Sound is the first of form manifested and light comes with this. Sanskrit alphabet is embedded in the chakras and with this the power of creation and creator. Transformative. Shifting and enlightening. The body and all that has form contains a vibration of sound. Dr. Vasant Lad (an internationally known master yogi and Ayurvedic Physician) teaches us that each person has a particular mantra that is the seed and root of our manifestation into form. He proceeds to say that if we find our personal mantra that we can heal all afflictions and diseases of the mind and body.  His authority comes from his personal experience through highly meditative states and his sharing of what the vedas teach us. Furthermore, the medical science of Ayurveda, uses mantras prescriptively as a means to enhance performance and quality of herbs, magnify effects of asana, as well as meditation, and to basically use to support the mental and physical health of an individual as a whole to expedite deeper healing.


There is a level of mastery that occurs when mantra is combined with all the other yogic practices. An alchemical process of this relationship affords and benefits us by magnifying the effects of the physical practices with the outer limbs of yoga as we shift from the outer to the inner limbs of yoga. The gateway is pranayam, according to Patanjali, where mantra and pranayam guide us to the more subtle realms of consciousness and we sail through cosmic breath into stillness and meet the divine.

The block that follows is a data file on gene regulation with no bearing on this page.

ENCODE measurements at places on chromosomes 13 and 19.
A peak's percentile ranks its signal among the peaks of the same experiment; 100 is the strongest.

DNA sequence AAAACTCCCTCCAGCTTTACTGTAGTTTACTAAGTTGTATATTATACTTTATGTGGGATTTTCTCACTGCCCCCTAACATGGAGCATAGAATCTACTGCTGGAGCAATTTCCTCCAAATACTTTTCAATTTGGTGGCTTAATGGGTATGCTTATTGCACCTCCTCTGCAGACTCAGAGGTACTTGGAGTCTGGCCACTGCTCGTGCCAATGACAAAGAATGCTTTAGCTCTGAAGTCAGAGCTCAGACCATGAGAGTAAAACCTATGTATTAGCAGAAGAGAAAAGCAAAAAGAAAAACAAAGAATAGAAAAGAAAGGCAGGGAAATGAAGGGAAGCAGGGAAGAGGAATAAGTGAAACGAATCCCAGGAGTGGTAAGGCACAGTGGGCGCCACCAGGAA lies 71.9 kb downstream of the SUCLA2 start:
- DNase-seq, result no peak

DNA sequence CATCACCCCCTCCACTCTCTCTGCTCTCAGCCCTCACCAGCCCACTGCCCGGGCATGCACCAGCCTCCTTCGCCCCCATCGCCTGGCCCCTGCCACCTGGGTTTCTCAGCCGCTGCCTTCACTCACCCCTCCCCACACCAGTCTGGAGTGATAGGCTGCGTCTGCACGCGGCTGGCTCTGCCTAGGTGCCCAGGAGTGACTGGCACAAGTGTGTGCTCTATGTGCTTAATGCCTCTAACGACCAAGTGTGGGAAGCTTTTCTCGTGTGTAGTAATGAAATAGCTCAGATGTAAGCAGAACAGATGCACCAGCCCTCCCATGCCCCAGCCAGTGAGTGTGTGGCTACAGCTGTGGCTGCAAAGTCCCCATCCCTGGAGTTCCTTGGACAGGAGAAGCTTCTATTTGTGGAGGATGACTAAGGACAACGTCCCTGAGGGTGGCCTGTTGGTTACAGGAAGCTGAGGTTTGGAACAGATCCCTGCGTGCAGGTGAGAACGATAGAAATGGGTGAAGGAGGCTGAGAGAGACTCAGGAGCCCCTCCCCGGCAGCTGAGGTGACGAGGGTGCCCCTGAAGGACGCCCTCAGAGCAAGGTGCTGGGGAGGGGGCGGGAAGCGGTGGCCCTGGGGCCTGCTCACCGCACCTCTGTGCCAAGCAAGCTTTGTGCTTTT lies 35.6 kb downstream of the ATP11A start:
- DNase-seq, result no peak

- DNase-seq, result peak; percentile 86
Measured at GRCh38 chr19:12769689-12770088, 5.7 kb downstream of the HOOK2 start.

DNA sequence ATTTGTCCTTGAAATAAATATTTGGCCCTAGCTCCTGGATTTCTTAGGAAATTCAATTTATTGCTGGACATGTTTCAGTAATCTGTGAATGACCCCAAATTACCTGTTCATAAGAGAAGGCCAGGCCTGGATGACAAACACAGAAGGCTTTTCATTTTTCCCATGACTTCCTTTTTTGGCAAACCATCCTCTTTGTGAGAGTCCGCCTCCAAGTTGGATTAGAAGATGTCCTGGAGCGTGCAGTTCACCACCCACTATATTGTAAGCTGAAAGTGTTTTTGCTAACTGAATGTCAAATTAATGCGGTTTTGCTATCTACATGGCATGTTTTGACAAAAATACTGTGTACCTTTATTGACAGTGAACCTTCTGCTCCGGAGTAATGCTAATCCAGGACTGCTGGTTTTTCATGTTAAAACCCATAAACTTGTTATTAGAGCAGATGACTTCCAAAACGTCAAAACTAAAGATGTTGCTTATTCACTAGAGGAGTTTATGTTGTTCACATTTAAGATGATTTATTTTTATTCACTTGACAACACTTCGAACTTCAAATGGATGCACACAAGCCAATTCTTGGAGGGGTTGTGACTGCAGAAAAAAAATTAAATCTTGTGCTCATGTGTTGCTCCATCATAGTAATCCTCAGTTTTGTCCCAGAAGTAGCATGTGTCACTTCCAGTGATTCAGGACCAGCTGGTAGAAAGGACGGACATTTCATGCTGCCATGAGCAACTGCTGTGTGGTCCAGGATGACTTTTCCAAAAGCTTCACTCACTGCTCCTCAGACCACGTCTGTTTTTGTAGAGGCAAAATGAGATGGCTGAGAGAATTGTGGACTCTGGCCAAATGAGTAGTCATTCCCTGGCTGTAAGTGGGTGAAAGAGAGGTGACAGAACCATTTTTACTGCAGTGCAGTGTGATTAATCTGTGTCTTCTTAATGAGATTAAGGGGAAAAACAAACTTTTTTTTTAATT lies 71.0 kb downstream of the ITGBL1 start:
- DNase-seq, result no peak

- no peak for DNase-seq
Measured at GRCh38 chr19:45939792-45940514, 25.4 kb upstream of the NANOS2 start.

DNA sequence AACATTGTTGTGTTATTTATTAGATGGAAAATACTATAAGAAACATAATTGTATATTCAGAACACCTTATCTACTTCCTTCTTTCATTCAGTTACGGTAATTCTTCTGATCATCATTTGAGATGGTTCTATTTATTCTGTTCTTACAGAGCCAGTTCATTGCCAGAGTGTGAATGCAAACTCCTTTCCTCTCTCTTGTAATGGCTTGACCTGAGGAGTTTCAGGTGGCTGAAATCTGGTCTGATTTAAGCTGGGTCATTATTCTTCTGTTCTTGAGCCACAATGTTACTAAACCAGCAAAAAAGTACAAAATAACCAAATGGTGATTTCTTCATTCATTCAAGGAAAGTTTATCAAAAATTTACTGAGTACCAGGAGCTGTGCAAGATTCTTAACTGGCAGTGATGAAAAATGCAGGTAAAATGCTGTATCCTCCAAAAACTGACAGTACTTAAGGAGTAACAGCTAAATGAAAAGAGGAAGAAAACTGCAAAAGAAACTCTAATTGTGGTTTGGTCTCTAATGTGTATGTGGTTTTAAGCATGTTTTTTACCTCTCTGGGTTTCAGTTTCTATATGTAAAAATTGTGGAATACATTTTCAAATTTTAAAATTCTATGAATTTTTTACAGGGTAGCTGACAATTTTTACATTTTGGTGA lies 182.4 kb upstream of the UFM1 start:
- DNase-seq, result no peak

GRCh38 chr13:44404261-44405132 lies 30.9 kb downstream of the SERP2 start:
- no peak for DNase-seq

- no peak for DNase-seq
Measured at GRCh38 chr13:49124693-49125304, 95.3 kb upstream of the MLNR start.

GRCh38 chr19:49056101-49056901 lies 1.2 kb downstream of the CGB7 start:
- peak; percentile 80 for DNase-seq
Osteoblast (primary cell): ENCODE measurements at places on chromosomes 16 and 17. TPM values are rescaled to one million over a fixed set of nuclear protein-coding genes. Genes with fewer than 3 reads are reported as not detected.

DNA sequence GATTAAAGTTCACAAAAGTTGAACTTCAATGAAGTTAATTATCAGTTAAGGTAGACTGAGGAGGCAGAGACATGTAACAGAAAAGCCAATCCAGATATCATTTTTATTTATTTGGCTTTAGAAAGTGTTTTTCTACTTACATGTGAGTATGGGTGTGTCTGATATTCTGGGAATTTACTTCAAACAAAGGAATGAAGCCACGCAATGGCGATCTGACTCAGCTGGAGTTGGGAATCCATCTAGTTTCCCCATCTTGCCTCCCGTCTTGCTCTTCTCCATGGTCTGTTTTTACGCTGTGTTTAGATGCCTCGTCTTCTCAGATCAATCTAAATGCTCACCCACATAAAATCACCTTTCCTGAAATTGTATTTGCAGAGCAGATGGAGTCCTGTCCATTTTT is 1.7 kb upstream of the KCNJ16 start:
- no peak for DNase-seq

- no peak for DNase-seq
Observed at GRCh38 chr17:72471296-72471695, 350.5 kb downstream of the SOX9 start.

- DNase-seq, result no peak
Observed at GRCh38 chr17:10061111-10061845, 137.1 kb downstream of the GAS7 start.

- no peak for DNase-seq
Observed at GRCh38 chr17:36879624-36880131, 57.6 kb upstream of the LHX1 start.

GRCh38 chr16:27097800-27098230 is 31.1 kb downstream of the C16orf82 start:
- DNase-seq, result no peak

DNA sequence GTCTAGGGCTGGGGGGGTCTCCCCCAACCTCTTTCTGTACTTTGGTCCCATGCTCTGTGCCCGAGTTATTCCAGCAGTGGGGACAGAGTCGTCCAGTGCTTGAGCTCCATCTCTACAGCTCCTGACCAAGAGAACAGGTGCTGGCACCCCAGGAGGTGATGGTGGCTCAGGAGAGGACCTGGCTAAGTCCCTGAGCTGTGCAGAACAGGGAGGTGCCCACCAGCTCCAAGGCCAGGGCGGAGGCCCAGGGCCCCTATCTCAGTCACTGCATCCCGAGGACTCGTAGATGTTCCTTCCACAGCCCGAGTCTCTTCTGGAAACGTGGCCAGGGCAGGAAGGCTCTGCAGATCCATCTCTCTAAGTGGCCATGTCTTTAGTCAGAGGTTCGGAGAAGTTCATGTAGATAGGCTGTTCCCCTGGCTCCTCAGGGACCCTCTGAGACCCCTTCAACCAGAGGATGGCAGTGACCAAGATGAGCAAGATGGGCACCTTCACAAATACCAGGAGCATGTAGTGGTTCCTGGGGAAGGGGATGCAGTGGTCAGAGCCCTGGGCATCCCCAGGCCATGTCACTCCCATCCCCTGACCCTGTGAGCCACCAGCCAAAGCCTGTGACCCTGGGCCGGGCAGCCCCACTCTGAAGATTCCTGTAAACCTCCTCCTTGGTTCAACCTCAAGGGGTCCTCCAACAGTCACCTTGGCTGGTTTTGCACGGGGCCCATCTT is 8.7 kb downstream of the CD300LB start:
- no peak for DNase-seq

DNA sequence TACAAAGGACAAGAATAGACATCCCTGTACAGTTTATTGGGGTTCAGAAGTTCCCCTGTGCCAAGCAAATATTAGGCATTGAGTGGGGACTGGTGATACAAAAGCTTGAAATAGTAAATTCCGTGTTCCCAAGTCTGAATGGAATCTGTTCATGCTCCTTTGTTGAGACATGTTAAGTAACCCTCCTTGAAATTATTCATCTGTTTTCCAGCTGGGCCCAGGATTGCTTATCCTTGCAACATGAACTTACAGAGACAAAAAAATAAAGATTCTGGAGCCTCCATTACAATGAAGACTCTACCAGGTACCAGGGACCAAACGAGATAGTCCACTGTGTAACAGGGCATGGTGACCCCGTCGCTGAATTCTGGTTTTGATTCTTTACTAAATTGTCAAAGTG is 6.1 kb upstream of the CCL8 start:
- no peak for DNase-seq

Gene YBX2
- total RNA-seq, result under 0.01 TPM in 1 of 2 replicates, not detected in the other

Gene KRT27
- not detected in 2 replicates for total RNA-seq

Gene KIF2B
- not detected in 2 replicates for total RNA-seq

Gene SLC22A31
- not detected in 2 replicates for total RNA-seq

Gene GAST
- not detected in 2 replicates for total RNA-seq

Slow deep, rhythmic, intentional, consistent and full breaths through the diaphragm is one of the main ways to "calm the savage beast" known as the mind and all its rippling turbulent and crippling dysfunctional thoughts. To accentuate this process we couple it with mantra/prayer to the divine/God, through disciplined and continuous practice the mind can becomes subdued. "Yogi's" strive to replace thoughts with mantra/prayer and then eventually (knowing these are still thoughts but of a "higher" nature) these thoughts are also offered into the master of silence where the thoughts are digested and dissolved. All that you're left with is silence. This is samadhi. This is satchitananda. This is the Nirvana which Buddha shares with us as an inevitable possibility.


I recommend practicing with one mantra that grabs your attention.  The ancients teach us that the power of the mantra comes from its constant repetition. Though, it's not just repeating it mechanically. Practicing like this becomes what Ed Zadlo, my first mantra teacher, called it "mental chewing gum." No, mantra practice with intent contains the power of shakti ma as shakti prana that energizes accordingly.